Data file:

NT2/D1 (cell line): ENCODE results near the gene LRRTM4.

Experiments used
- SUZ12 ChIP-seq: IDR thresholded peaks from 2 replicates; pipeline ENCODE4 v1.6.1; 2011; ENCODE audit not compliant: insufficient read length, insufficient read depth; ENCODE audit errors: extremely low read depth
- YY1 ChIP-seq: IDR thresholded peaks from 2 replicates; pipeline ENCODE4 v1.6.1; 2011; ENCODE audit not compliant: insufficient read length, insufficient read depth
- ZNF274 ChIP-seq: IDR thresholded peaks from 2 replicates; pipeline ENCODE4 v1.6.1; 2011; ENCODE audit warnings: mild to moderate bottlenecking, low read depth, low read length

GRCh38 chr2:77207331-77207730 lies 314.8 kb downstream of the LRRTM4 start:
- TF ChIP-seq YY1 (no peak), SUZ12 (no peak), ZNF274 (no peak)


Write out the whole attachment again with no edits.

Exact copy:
NT2/D1 (cell line): ENCODE results near the gene LRRTM4.

Experiments used
- SUZ12 ChIP-seq: IDR thresholded peaks from 2 replicates; pipeline ENCODE4 v1.6.1; 2011; ENCODE audit not compliant: insufficient read length, insufficient read depth; ENCODE audit errors: extremely low read depth
- YY1 ChIP-seq: IDR thresholded peaks from 2 replicates; pipeline ENCODE4 v1.6.1; 2011; ENCODE audit not compliant: insufficient read length, insufficient read depth
- ZNF274 ChIP-seq: IDR thresholded peaks from 2 replicates; pipeline ENCODE4 v1.6.1; 2011; ENCODE audit warnings: mild to moderate bottlenecking, low read depth, low read length

GRCh38 chr2:77207331-77207730 lies 314.8 kb downstream of the LRRTM4 start:
- TF ChIP-seq YY1 (no peak), SUZ12 (no peak), ZNF274 (no peak)